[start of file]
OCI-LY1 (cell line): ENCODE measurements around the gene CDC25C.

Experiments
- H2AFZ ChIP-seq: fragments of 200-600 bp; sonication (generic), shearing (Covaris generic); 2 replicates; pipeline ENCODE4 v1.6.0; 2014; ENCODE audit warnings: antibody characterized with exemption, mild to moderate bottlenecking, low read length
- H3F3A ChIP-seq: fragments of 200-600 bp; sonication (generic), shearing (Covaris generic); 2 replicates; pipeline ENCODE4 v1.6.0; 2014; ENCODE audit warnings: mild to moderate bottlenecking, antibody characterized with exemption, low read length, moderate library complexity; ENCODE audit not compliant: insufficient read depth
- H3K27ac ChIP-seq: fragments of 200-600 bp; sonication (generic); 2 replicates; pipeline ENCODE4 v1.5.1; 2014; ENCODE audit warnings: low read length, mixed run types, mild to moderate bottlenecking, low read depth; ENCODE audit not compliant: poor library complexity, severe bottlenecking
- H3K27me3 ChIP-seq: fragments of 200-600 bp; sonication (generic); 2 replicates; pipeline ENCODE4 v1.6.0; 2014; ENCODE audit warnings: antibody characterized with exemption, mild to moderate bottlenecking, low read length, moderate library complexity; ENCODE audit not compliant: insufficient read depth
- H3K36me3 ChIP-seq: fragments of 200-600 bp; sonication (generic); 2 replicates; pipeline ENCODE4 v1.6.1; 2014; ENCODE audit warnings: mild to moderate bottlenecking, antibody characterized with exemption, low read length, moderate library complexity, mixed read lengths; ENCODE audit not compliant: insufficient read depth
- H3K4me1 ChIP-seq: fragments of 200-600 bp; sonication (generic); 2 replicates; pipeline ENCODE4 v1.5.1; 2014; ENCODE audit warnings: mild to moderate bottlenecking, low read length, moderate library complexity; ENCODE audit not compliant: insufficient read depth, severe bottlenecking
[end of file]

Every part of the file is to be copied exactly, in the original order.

OCI-LY1 (cell line): ENCODE measurements around the gene CDC25C.

Experiments
- H2AFZ ChIP-seq: fragments of 200-600 bp; sonication (generic), shearing (Covaris generic); 2 replicates; pipeline ENCODE4 v1.6.0; 2014; ENCODE audit warnings: antibody characterized with exemption, mild to moderate bottlenecking, low read length
- H3F3A ChIP-seq: fragments of 200-600 bp; sonication (generic), shearing (Covaris generic); 2 replicates; pipeline ENCODE4 v1.6.0; 2014; ENCODE audit warnings: mild to moderate bottlenecking, antibody characterized with exemption, low read length, moderate library complexity; ENCODE audit not compliant: insufficient read depth
- H3K27ac ChIP-seq: fragments of 200-600 bp; sonication (generic); 2 replicates; pipeline ENCODE4 v1.5.1; 2014; ENCODE audit warnings: low read length, mixed run types, mild to moderate bottlenecking, low read depth; ENCODE audit not compliant: poor library complexity, severe bottlenecking
- H3K27me3 ChIP-seq: fragments of 200-600 bp; sonication (generic); 2 replicates; pipeline ENCODE4 v1.6.0; 2014; ENCODE audit warnings: antibody characterized with exemption, mild to moderate bottlenecking, low read length, moderate library complexity; ENCODE audit not compliant: insufficient read depth
- H3K36me3 ChIP-seq: fragments of 200-600 bp; sonication (generic); 2 replicates; pipeline ENCODE4 v1.6.1; 2014; ENCODE audit warnings: mild to moderate bottlenecking, antibody characterized with exemption, low read length, moderate library complexity, mixed read lengths; ENCODE audit not compliant: insufficient read depth
- H3K4me1 ChIP-seq: fragments of 200-600 bp; sonication (generic); 2 replicates; pipeline ENCODE4 v1.5.1; 2014; ENCODE audit warnings: mild to moderate bottlenecking, low read length, moderate library complexity; ENCODE audit not compliant: insufficient read depth, severe bottlenecking